The Missouri Department of Conservation operates three fish hatcheries dedicated to rearing and stocking high quality Rainbow and Brown Trout in our waters. A fourth hatchery is operated by a private foundation. These hatcheries benefit from another program unique to Missouri, the state’s constitutionally mandated conservation tax, 1/8 of a cent. This is a dedicated tax funding both the state park system and the rich game and fish harvest traditions. Recognized nation-wide for excellence, Missouri’s parks are always completely free for visitors because of this funding mechanism. Our trout parks and the hatcheries that stock them are made possible by this tax.
Ben Havens grew up in central Illinois and received his degree in Environmental Biology from Eastern Illinois University. As a youth, Havens was familiar with Missouri trout used to stock Illinois waters. After internships in Missouri, Ben found hatcheries to be his true calling and Missouri to be his home.
According to Havens, trout hatcheries demand intensive effort, compared to warm water species hatcheries that are extensive. A warm water species starts life the same, but at some point, the fingerlings are put into a pond or lake, and they are on their own.
Trout require long-term care of about 18 months to reach a 10-inch length. The fish gain less than an inch in length per month, and the water quality and habitat must be maintained perfectly for the young fish as they grow and are sorted and separated into different runs. Ultimately the fish will be removed and counted for the nightly stocking based on the number of permits expected to be sold the next day.
The main enemy of trout is stress resulting from overcrowding, disease, handling, or predators. The main job for personnel is managing stress through the entire growth process.
Havens says the two big trends he sees in Missouri’s trout fisheries’ program are expansion of the Urban Fishing Program stocking trout into lakes for cities and the need to invest in fisheries’ infrastructure. Missouri cities, both large and small, are recognizing how easy it is to have a high-quality trout location for their citizens. The department actually has a 50/50 program. If the city lake can safely handle 2,000 trout, the department will provide 1,000, and the city will pay for the other 1,000. That program is growing rapidly, Havens reports.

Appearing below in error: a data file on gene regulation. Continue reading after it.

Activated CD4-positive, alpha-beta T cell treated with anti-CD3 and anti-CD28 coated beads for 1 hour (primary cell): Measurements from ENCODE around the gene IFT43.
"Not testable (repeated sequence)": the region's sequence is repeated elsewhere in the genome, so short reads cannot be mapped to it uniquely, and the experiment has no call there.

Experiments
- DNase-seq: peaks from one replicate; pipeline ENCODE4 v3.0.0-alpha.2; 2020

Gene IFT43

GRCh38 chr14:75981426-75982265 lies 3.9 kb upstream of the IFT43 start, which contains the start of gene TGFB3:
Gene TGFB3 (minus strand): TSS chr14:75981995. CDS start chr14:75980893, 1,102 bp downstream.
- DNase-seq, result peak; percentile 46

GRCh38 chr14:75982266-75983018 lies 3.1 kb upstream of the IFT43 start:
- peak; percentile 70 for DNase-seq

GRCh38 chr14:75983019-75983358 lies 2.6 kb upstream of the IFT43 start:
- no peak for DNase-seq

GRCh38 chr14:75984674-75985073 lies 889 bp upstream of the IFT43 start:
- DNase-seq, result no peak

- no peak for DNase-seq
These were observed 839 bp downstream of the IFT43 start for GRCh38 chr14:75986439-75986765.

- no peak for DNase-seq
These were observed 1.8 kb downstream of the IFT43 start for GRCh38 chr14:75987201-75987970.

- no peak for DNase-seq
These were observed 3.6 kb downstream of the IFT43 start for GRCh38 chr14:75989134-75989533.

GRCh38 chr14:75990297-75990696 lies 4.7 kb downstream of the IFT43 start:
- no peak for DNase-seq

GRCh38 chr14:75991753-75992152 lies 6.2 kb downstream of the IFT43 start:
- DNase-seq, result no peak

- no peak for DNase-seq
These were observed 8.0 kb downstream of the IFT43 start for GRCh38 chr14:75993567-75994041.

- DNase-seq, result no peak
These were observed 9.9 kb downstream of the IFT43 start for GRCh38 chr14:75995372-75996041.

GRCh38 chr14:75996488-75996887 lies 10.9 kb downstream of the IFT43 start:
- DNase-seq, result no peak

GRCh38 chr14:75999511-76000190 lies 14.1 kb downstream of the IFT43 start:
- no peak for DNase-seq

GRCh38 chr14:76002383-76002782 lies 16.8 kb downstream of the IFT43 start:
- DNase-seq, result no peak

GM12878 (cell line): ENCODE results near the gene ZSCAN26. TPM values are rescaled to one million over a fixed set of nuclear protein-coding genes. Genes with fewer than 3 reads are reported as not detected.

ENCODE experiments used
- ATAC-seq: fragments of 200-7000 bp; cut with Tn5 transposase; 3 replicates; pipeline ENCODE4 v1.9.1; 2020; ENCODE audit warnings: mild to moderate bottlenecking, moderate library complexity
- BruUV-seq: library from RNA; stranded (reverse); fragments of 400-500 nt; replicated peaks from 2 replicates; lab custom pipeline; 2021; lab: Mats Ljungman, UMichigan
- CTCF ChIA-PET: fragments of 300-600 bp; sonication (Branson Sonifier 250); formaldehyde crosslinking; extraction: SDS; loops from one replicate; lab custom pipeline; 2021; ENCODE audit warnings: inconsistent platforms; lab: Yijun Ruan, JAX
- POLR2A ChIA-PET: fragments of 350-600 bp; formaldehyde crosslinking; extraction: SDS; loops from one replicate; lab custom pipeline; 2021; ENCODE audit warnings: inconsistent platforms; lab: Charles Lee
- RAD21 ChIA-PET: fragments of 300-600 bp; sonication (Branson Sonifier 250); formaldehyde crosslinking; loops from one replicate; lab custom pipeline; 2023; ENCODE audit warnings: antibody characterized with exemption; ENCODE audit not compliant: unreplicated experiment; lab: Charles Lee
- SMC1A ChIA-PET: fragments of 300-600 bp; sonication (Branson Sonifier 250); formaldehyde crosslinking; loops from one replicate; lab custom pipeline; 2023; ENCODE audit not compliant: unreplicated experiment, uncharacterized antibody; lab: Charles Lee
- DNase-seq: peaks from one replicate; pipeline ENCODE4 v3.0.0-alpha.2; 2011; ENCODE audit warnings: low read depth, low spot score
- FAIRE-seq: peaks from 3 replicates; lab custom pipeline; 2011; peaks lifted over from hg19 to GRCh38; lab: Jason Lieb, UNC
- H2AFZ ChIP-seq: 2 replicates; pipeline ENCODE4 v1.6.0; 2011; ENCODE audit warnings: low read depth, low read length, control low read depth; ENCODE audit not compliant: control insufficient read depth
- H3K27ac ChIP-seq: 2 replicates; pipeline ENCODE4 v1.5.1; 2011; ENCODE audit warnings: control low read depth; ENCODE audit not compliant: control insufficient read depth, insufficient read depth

As for the second trending need, infrastructure, Havens points to the Bennett Spring facility as an example. Even though the fish hatchery building was completed in 2012, most of the other facilities in the park are older. The runs and many of the buildings date from the 1950s and 1960s.
Missouri stands uniquely alone in the breadth and depth of the State Trout Park program. Trout are not native to Missouri waters. Even though Missouri’s many springs provide moving water, the temperature is a few degrees warmer than most trout waters so a strain had to be found that could adapt to the temperature, and Missouri found it.
A few other states offer abundant trout waters, and some stock waters that flow through a park, but only Missouri has created trout parks with attached hatcheries and daily stocking for the anglers. These hatcheries have the capacity to also stock some waters outside of their specific parks. Even those in Illinois as Havens learned.
Bennett Spring hatchery works with two distinct strains of Rainbow trout. They are differentiated as Spring strain and Fall strain meaning they spawn in different seasons, allowing the hatchery to provide a year-round flow of high-quality trout of proper length and weight for the anglers in the harvest season.
From the hundreds of thousands of anglers drawn from far and wide, to the nationwide message about Missouri citizen’s commitment to our natural resources, Missouri Trout Parks, and Bennett Spring locally, are both a magnet and megaphone benefiting the people of Missouri.